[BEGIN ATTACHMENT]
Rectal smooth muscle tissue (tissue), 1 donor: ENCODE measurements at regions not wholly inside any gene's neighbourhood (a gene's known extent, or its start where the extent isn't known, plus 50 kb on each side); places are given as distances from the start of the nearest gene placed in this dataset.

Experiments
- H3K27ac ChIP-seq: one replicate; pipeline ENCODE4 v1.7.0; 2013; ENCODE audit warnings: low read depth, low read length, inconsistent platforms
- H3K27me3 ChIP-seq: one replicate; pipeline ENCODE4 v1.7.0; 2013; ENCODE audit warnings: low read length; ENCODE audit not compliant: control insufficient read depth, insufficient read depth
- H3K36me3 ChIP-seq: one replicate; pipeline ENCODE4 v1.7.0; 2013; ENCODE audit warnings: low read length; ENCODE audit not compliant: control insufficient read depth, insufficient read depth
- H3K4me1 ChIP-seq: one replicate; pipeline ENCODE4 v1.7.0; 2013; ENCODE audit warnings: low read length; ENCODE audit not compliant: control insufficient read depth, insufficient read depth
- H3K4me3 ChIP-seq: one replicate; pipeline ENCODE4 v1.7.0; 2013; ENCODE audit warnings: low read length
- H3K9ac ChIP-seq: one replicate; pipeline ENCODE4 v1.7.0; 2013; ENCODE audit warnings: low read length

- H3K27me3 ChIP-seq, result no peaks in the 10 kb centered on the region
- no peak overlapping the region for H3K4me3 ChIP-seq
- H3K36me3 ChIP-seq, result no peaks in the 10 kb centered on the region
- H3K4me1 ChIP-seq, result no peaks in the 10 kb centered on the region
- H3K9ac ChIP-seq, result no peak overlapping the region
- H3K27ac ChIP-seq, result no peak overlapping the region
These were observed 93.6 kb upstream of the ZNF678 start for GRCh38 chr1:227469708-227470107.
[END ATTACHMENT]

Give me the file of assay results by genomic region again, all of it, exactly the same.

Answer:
Rectal smooth muscle tissue (tissue), 1 donor: ENCODE measurements at regions not wholly inside any gene's neighbourhood (a gene's known extent, or its start where the extent isn't known, plus 50 kb on each side); places are given as distances from the start of the nearest gene placed in this dataset.

Experiments
- H3K27ac ChIP-seq: one replicate; pipeline ENCODE4 v1.7.0; 2013; ENCODE audit warnings: low read depth, low read length, inconsistent platforms
- H3K27me3 ChIP-seq: one replicate; pipeline ENCODE4 v1.7.0; 2013; ENCODE audit warnings: low read length; ENCODE audit not compliant: control insufficient read depth, insufficient read depth
- H3K36me3 ChIP-seq: one replicate; pipeline ENCODE4 v1.7.0; 2013; ENCODE audit warnings: low read length; ENCODE audit not compliant: control insufficient read depth, insufficient read depth
- H3K4me1 ChIP-seq: one replicate; pipeline ENCODE4 v1.7.0; 2013; ENCODE audit warnings: low read length; ENCODE audit not compliant: control insufficient read depth, insufficient read depth
- H3K4me3 ChIP-seq: one replicate; pipeline ENCODE4 v1.7.0; 2013; ENCODE audit warnings: low read length
- H3K9ac ChIP-seq: one replicate; pipeline ENCODE4 v1.7.0; 2013; ENCODE audit warnings: low read length

- H3K27me3 ChIP-seq, result no peaks in the 10 kb centered on the region
- no peak overlapping the region for H3K4me3 ChIP-seq
- H3K36me3 ChIP-seq, result no peaks in the 10 kb centered on the region
- H3K4me1 ChIP-seq, result no peaks in the 10 kb centered on the region
- H3K9ac ChIP-seq, result no peak overlapping the region
- H3K27ac ChIP-seq, result no peak overlapping the region
These were observed 93.6 kb upstream of the ZNF678 start for GRCh38 chr1:227469708-227470107.